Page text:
"No normal sport in an abnormal society." I think I've heard these words from the day I was born. They are strongly associated with my grandfather former Sacos leader Hassan Howa.
I was too young to ever have discussed these words with my Oupa before he died but over the years I have developed my own sense of what it means, the essence of which is that if the playing field is not level then how can the competition be fair.
These words were again brought to mind following Siya Kolisi's recent comments about rugby quotas. Part of what Kolisi said was: " Imagine if I didn’t go to the English school – I wouldn’t have eaten properly. I wouldn’t have grown properly. I wouldn’t have the preparation like the other boys did because when I went to the English school, I had to compete against boys who had been eating six meals a day, each and every single day of their lives. And it’s tough."
H ow far have we actually come from when Sacos was fighting for non-racial sport and geez, how far we still have to go.
Because South Africa is still an abnormal society, the evidence is everywhere. From the shocking statistics saying that 6 million children live below the poverty line with many of them suffering from chronic malnutrition to the 57 people killed in South Africa every day to the subtle and overt racism to the fact that we still have pit toilets at our schools, to 1612 people killed on our road this festive season and on and on.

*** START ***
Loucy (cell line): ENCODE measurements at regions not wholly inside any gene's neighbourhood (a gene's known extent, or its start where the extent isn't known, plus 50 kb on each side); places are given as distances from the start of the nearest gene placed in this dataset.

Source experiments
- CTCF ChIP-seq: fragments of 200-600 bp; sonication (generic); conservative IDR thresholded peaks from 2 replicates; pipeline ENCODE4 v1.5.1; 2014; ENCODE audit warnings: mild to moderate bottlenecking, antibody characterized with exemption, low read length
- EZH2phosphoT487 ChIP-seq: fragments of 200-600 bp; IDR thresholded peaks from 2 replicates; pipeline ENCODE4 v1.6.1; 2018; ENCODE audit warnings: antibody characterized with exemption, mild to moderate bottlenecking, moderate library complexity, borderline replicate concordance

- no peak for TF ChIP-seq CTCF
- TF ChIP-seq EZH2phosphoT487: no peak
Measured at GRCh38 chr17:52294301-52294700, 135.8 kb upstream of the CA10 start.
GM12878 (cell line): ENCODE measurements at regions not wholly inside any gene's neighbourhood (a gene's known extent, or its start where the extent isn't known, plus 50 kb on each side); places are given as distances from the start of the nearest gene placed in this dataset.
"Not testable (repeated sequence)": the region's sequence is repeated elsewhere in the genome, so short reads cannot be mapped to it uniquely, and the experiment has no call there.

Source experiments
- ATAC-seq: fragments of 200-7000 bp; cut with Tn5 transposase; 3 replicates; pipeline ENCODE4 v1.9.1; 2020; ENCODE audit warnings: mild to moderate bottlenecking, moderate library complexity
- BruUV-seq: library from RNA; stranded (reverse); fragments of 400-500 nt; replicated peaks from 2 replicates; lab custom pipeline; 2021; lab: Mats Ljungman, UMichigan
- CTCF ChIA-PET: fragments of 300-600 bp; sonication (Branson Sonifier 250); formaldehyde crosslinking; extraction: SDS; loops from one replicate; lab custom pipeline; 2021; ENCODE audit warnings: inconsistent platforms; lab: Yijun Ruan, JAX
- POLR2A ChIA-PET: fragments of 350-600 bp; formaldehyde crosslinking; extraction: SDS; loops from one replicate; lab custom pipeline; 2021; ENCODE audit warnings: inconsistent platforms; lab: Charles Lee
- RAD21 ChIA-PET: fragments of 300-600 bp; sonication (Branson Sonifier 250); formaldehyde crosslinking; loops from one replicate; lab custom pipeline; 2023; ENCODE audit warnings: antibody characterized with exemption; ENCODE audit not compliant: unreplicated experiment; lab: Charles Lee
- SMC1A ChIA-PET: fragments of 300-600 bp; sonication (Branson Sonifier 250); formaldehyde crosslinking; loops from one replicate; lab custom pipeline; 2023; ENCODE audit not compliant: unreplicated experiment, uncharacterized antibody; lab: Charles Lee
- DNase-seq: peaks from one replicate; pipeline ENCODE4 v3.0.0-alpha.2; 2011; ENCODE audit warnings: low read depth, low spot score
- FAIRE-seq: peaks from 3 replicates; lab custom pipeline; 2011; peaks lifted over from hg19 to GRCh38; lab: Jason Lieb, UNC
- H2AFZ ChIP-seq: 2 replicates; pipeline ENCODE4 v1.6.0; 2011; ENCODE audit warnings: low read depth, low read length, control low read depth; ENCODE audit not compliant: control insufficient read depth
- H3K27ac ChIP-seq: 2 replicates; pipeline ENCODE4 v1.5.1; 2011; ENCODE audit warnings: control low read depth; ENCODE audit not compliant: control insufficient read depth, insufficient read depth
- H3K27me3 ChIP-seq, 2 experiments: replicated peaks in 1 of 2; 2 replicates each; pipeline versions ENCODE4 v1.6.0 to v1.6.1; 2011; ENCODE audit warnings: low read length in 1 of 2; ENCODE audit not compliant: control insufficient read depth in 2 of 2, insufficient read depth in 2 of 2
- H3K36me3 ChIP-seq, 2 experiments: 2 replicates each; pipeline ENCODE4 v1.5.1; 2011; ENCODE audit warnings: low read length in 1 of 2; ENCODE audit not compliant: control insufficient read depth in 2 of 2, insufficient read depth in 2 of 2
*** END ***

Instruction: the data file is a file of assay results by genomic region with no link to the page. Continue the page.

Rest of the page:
Admittedly we've never had normal so do we even know what a normal South Africa would look like? Perhaps the Millenium Development Goals and Vision 2030 was a glimpse of what this could be but how far off track are we. Are these goals even still in sight?
Because until every child is born to a healthy, well-fed mother, grows up in a loving and safe home with enough food, water, and warmth, has opportunities to study and play and develop their talents and passion, there can be no normal society and consequently no normal sport.